Waypoints Defined

The meaningful points along life's way.

Direct me in the path of your commands, for there I find delight. Psalm 119:35

Wednesday, February 24, 2016

India the Interesting

I have the best travel partner I could ask for. I would not be on this adventure without him because he is the risk taker I promised to follow and support to the ends of the earth  27 years ago.  I'm not sure where the ends of the earth are, haven't gotten there yet, but this journey through 7 nations (yes, I'm counting the 8 hour drive through Kenya because it included a water filter installation!) is definitely as much about me as it is following him. What a crazy way to learn how big my God is along with this amazing international family we are a part of! If you are reading and following these posts, chances are you may be praying for us, which means you are part of any and all fruit God gives us. When we are connected to the vine (John 15) with its many different branches, we all have part in the grapes and wine it produces. Keep your wine skins ready because there is lots of new wine. 

All that to say, David has done a fantastic job writing about the 
house churches we visited in northern India where we stayed for a week with our wonderful friends, Randeep and Anu Mathews. Their house has an open door with people coming and going all day. Lots of young people with responsibilities of teaching children in slums,

 worship leaders, 

and all around serving however needed. 

Here is what David has to say:  

"Attending a house church in northern India is unlike anything I have seen or experienced anywhere else in the world. It is the Power and presence of the Holy Spirit, love, joy, amazing testimonies, healing, salvations, deliverances, community, tea, food, teaching and worship all wrapped up in one organic 2-3 hour package.

 Everyone is empowered to contribute something and every meeting looks somewhat different. There are house church meetings every night of the week and then on Sunday, they all meet together for one big celebration of all the wonderful things that God has done among them during the week. "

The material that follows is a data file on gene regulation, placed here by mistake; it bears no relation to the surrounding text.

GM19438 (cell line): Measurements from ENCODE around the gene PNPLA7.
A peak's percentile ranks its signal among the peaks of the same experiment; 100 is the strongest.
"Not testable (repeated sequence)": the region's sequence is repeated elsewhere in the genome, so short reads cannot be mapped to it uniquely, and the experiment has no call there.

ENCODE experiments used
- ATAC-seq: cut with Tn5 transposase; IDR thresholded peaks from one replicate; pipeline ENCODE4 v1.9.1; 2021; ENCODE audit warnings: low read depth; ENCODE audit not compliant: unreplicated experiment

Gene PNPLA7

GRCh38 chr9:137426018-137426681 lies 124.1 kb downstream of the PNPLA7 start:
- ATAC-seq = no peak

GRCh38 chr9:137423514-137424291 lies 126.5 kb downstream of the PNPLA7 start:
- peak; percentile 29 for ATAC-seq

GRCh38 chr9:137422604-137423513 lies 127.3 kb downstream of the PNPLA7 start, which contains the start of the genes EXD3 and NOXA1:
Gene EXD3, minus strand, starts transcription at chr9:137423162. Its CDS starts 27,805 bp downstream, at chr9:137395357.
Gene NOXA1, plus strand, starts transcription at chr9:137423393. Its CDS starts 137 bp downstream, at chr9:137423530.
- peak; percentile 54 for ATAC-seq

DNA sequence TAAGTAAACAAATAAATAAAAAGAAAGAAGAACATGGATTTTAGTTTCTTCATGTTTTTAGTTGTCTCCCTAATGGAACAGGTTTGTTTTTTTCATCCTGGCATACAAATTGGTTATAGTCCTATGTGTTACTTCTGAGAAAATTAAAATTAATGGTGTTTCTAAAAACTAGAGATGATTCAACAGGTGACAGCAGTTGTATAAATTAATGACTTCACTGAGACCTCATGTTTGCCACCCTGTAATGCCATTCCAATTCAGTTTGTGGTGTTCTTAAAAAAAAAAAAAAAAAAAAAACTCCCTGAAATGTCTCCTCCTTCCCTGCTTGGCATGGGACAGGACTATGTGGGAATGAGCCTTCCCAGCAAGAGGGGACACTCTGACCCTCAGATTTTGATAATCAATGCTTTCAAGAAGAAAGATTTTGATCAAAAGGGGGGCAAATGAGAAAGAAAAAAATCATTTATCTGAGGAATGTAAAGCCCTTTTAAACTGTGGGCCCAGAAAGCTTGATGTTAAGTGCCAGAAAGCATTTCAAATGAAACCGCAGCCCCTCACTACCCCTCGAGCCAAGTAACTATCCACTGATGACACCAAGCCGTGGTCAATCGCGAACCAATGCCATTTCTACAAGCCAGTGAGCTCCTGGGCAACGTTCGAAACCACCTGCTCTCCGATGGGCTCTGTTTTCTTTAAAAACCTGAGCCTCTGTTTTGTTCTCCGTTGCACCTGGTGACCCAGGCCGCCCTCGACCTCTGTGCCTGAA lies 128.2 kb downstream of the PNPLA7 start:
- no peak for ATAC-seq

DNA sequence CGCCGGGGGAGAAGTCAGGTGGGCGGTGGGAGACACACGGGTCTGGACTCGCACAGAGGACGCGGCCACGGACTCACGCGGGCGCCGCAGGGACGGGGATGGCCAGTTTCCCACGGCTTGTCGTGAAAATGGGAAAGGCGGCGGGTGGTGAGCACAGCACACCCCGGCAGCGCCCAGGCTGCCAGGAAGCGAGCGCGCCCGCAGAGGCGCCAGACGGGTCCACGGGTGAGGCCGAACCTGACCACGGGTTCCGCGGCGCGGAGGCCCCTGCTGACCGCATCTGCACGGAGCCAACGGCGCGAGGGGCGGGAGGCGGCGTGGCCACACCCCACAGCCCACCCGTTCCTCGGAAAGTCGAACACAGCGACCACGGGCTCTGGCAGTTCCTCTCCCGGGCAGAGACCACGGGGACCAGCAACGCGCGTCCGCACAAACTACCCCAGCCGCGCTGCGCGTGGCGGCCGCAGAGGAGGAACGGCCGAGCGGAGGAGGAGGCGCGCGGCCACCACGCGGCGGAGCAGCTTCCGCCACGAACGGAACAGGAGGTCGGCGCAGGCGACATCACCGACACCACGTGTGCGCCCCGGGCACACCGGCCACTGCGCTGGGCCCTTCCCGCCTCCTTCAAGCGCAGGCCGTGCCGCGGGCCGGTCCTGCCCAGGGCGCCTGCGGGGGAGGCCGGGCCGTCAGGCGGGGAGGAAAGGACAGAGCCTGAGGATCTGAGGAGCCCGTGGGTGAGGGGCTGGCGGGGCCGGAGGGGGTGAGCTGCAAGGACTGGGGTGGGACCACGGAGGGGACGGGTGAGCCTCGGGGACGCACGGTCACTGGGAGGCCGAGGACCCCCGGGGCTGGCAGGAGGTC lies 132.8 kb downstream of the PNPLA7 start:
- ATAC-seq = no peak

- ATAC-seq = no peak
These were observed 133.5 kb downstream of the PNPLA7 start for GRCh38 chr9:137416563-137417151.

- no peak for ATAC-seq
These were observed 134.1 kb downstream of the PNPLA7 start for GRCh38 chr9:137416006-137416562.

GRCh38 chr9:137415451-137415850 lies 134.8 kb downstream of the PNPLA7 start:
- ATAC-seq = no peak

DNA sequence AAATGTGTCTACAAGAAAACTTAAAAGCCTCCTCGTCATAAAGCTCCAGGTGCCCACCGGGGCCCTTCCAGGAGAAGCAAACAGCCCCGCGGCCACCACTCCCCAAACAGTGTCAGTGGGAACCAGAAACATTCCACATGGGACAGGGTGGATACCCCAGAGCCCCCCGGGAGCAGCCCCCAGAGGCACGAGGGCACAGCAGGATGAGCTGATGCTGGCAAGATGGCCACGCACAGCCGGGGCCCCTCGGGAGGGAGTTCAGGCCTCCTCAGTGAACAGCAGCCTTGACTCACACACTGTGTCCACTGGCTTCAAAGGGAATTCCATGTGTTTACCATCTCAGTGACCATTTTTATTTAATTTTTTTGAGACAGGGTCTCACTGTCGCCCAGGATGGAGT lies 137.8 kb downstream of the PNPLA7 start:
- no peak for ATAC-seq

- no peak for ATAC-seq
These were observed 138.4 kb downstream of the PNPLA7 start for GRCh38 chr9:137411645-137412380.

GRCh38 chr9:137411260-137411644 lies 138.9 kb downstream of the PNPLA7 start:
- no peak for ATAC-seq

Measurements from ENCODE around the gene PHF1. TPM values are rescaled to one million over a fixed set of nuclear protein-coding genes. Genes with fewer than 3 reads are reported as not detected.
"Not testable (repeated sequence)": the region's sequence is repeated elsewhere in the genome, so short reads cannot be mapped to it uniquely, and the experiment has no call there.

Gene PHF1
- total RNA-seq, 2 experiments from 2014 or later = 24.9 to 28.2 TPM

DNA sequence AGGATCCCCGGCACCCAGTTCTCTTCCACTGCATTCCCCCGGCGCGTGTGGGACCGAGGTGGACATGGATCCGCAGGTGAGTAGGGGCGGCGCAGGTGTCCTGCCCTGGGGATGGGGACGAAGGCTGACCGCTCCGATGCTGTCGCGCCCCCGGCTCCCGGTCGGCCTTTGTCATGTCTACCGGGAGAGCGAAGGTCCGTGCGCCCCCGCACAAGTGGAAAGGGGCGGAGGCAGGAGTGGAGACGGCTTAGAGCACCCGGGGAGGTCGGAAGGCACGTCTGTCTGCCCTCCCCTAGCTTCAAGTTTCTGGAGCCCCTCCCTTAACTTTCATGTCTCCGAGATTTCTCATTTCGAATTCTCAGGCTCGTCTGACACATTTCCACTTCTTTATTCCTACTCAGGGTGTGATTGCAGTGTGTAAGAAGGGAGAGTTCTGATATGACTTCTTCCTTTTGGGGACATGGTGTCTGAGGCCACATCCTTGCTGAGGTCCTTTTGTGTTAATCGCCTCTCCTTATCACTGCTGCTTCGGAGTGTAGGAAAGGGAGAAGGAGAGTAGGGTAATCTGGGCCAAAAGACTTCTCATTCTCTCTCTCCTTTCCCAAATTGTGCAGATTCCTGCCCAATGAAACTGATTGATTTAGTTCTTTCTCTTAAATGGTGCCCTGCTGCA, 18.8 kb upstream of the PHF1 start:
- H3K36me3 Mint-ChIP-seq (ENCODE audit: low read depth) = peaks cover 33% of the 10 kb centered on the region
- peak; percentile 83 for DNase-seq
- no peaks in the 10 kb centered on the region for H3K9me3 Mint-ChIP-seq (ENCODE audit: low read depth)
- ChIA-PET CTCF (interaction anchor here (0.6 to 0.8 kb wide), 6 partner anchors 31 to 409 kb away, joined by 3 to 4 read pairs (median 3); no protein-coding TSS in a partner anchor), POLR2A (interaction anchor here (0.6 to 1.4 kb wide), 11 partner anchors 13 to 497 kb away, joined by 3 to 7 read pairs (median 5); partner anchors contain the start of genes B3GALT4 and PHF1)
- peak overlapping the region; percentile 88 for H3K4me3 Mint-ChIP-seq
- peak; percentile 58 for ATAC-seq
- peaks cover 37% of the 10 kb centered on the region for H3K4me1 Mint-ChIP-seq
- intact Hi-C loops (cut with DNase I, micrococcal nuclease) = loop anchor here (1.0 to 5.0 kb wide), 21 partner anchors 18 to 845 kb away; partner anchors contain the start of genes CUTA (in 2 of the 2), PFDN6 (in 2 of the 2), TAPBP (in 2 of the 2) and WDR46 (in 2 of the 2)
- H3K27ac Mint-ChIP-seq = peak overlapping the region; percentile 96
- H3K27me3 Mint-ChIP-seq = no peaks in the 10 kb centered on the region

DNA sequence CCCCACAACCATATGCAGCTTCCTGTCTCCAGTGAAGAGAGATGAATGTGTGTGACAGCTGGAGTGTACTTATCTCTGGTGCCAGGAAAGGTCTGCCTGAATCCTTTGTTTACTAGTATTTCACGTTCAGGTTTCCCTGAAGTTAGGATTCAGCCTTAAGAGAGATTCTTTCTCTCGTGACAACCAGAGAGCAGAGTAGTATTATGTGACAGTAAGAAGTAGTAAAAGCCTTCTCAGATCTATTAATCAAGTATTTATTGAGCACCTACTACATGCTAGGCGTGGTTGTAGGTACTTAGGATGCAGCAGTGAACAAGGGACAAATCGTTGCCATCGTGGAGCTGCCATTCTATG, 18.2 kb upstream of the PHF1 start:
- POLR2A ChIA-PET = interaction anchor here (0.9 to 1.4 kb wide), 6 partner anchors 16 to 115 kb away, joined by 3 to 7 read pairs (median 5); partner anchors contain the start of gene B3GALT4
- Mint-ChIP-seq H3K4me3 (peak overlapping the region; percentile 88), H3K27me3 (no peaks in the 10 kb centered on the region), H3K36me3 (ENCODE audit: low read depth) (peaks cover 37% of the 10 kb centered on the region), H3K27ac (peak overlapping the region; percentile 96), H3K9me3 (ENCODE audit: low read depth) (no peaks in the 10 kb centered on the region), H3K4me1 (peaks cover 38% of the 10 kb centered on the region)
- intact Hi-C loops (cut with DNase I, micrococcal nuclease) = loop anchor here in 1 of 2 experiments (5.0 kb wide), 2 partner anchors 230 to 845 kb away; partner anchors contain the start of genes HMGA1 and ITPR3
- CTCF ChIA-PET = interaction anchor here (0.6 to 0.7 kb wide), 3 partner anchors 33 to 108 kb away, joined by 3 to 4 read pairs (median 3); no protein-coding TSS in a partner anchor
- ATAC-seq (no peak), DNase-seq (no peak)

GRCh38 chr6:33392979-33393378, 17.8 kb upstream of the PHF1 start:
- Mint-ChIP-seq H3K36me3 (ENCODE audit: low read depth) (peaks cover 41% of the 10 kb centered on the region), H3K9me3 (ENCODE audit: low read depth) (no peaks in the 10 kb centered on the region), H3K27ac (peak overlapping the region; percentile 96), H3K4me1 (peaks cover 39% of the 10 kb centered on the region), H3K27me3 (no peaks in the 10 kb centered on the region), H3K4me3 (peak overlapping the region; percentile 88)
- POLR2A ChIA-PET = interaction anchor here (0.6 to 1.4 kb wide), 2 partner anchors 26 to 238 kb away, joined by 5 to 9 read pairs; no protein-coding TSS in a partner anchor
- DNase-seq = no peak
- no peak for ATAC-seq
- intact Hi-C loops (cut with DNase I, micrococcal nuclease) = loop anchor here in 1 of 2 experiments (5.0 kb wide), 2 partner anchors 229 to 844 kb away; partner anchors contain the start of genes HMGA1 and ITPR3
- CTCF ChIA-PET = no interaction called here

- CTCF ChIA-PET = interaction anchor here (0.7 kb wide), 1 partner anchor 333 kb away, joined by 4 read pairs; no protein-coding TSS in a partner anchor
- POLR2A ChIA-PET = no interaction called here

"The house churches are where people are saved, healed, delivered and discipled, driving the growth of the big meeting on Sunday. This makes for a dynamic combo. House churches are started when an interested "man of peace" invites a Christian over to hear more. He also invites his unsaved family and friends. Someone is touched by the love and power of God and soon many have invited Jesus into their lives. This is the beginning of a house church."

John 15:5-8 “I am the vine; you are the branches. The one who remains in Me and I in him produces much fruit, because you can do nothing without Me. If anyone does not remain in Me, he is thrown aside like a branch and he withers. They gather them, throw them into the fire, and they are burned. If you remain in Me and My words remain in you, ask whatever you want and it will be done for you. My Father is glorified by this: that you produce much fruit and prove to be My disciples. 

Tuesday, February 23, 2016

Opportunity knocks on a dusty road

A walk up the dirt road past small brick houses with swept dirt yards and friendly faces who waved their greetings and children who called, "Hello, Muzungu!" (white person) led me to Annette's house. 

But when I reached her place I found  her veggie stand sitting empty in the  front yard where last year it had offered avocados, tomatoes, onions, garlic and Irish potatoes. We call to Annette who is behind the house working in her outdoor kitchen. 

I wanted to catch up and know  how things were going in her life. It was small talk until suddenly it wasn't. "My oldest son can't go to school. My husband won't pay his school fees because he isn't his father. "  I struggled to be sure I understood. Language and cultural barriers sometimes leave me with more questions than answers. But, yes. I had understood correctly.